It's been a while since I've blogged: three ideas in the hopper but this being spring on the farm, not enough bath time to fully flesh them out. I am prompted to write something not fleshed out at all today, though, on the occasion of Elizabeth Taylor's passing, after NPR replayed of some of her remarks from the height of the AIDs epidemic. I got goose bumps remembering her words, and those times. With a voice soft as the girl who starred in "National Velvet" but the dagger-like inflection of Martha in "Who's Afraid of Virginia Woolf," she told George H. Bush and Dan Quayle they were wrong about AIDS -- "and you know it. "
It may seem common now, to think of celebrities stepping into a political spotlight and saying something "brave," but it wasn't then. I remember the eye-rolling and snide remarks -- many people seemed to think Elizabeth Taylor was carried out of her diamond-studded tower on the shoulders of eunuchs, frothing at the mouth slightly, defending the "kooks" and "crazies" she kept as living performance art.
Please bear with me here, because this story may, at first, seem a conceited attempt to tout my own bravery. I assure you, it's not.
In 1993 or 94, I was working in marketing and public relations for a home health care company, and found myself a liaison of sorts, between my employer and an AIDS support group associated with the Veterans Administration. Several members of the group came in for our first meeting through the large pharmacy that was part of the sprawling complex of this company; no other entrances were available to the general public in a place that literally had a warehouse full of opiates in stock at all times, and a lock-down protocol in case of armed robbery. The AIDS group leader was very sick and in a wheelchair, pushed by another member whose disease had not progressed to that stage. They had a complaint about their treatment by our company, as I recall. All looked a little angry, ready for a fight.
I did what I always did for every business meeting that involved people I didn't know: I shook their hands and introduced myself. The fellow in the wheelchair was at first dumbfounded, then burst into tears, pressing my hand against his face. "People don't-- " he tried to explain, but couldn't go any farther.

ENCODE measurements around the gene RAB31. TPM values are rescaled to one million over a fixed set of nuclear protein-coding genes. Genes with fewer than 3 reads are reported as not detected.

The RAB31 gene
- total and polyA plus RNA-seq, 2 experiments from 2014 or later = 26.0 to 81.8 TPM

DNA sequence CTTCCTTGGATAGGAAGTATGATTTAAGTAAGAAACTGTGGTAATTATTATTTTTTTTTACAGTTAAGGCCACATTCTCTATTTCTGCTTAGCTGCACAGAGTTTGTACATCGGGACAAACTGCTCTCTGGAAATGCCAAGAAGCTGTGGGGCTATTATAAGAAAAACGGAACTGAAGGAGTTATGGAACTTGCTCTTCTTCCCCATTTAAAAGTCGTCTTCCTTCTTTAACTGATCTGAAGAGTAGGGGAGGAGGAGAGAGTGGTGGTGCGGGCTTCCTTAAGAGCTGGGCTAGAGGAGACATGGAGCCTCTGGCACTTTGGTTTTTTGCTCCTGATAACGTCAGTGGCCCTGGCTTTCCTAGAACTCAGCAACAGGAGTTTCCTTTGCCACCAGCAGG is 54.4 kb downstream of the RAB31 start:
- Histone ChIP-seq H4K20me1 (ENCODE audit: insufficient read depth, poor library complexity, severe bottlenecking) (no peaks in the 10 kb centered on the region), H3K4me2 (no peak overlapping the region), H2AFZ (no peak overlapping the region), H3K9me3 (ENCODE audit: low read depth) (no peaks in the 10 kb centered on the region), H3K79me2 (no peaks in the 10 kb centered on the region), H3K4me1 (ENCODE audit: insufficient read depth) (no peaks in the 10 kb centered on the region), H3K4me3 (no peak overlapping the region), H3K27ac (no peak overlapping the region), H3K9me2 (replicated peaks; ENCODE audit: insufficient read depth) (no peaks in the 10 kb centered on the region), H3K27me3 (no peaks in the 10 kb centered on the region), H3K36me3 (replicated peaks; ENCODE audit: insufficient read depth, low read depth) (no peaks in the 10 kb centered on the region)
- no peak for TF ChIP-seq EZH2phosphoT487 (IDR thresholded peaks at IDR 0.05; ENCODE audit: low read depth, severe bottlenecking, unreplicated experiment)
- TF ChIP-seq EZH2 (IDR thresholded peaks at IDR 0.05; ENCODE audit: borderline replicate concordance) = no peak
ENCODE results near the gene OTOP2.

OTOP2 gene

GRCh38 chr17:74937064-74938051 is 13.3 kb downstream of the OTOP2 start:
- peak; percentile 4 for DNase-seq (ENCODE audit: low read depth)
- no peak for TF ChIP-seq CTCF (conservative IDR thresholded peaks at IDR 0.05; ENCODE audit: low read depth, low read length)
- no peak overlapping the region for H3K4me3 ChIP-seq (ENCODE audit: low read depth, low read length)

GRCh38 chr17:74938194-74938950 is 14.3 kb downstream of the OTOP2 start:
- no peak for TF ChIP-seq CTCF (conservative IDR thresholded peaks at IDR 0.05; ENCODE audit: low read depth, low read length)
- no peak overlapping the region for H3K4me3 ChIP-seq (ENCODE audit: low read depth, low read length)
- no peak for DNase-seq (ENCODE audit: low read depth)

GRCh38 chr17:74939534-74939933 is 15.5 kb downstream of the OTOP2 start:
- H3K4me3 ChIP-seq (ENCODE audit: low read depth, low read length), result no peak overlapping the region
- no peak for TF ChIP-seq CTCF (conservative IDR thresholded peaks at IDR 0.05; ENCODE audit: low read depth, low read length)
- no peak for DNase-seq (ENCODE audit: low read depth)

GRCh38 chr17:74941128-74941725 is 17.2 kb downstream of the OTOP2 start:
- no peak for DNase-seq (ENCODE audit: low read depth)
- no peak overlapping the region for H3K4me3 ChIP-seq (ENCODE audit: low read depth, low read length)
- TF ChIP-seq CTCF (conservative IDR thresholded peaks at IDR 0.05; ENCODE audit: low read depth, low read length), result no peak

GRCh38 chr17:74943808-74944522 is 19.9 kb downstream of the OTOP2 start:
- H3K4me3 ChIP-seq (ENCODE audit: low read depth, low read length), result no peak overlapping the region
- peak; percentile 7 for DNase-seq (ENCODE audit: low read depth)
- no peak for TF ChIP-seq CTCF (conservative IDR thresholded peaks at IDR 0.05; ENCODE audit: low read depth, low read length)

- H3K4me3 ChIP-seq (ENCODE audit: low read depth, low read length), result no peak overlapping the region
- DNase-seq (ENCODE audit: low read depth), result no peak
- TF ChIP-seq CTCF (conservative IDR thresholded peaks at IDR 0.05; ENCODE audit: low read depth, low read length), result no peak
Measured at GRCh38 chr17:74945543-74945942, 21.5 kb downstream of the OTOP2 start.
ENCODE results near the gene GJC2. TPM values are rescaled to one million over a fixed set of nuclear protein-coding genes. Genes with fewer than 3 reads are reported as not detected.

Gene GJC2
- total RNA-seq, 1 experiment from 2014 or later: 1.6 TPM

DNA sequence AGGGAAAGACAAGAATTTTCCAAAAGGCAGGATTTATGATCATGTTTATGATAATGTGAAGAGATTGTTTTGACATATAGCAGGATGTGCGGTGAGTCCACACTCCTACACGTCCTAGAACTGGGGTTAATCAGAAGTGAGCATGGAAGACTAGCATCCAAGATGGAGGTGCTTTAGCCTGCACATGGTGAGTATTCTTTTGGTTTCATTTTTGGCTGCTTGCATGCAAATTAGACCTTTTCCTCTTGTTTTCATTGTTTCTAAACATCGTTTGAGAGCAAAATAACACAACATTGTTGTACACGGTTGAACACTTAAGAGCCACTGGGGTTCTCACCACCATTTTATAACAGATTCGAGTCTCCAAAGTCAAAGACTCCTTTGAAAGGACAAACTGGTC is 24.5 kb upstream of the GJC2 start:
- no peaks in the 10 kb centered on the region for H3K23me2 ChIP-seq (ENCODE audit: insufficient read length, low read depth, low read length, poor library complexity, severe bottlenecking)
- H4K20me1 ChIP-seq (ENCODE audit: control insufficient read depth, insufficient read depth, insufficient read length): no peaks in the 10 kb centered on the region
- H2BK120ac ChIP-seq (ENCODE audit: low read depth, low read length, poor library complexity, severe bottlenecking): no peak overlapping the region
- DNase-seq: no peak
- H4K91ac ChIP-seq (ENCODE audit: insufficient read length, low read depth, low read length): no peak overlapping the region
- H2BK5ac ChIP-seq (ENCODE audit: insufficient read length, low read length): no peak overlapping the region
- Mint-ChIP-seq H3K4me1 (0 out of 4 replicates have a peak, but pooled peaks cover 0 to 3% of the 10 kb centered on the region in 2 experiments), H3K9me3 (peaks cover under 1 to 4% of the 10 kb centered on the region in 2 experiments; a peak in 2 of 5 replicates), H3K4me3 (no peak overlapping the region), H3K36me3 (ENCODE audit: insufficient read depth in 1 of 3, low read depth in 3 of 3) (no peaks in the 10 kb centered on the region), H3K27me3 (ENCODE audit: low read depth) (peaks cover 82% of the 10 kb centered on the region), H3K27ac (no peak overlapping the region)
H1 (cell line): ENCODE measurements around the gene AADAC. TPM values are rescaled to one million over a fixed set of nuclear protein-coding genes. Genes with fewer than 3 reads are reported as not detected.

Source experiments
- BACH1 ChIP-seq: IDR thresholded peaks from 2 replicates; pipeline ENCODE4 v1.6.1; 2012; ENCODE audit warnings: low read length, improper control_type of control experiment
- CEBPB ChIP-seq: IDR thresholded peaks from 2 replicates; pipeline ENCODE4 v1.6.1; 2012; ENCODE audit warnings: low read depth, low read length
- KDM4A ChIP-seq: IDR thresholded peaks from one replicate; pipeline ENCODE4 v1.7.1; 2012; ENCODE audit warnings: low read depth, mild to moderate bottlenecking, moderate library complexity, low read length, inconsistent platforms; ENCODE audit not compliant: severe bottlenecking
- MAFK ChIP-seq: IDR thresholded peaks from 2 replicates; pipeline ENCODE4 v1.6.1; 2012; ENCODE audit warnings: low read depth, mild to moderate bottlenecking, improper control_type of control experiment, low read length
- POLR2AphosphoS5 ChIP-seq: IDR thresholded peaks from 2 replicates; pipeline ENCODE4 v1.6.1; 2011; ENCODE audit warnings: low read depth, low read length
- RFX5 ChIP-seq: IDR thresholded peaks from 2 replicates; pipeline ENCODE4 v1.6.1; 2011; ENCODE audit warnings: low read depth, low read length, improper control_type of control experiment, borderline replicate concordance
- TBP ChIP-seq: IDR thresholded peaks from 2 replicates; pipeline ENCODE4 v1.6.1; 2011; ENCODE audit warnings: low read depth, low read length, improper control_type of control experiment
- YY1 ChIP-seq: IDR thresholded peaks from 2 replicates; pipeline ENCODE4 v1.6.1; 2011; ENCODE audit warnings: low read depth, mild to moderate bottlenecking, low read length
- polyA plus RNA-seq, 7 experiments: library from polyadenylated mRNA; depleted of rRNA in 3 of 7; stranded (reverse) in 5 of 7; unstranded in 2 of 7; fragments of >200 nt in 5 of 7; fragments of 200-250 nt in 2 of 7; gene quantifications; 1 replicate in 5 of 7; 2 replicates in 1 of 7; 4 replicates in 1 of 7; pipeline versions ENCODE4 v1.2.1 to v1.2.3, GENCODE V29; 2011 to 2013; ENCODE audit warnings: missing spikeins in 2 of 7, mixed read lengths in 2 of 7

The pharmacy, big enough that at least six of a dozen or more pharmacists hustled like crazy behind the counter at any given time, was suddenly empty. I can't say why, in all honesty. Maybe they were very worried about the accusations that we were expecting from this group. Accusations that completely disappeared from the minds of the accusers with one handshake.
Here's the thing: It was not brave, not even remotely. It was the beginning of a business meeting, begun robotically as any other. I wasn't even one of the courageous nurses in that organization, administering home infusion and holding the hands of dying cancer patients every single day. I wore expensive clothes and reported back to a conference room full of Suits who said things like "Show me the money!" all the time. It was 1993 or 94. By then my brother-in-law had been dead from AIDS for a few years; I'd already stood down many members of my family who thought it foolhardy that I would allow him anywhere near my babies. Even then the CDC had made it clear AIDS could not be contracted through casual contact -- by 1986, two years before my oldest daughters were even born, Reagan-appointed Surgeon General C. Everett Koop had made a statement to that effect.
Yet at least six years later, a dying man burst into tears when a woman from outside his support circle shook his hand. This is the memory that brings tears to my eyes today. How much more horrific would the whole sweeping tragedy have been, without Elizabeth's powerful voice?
The NPR story on Elizabeth Taylor:
An excellent AIDS timeline: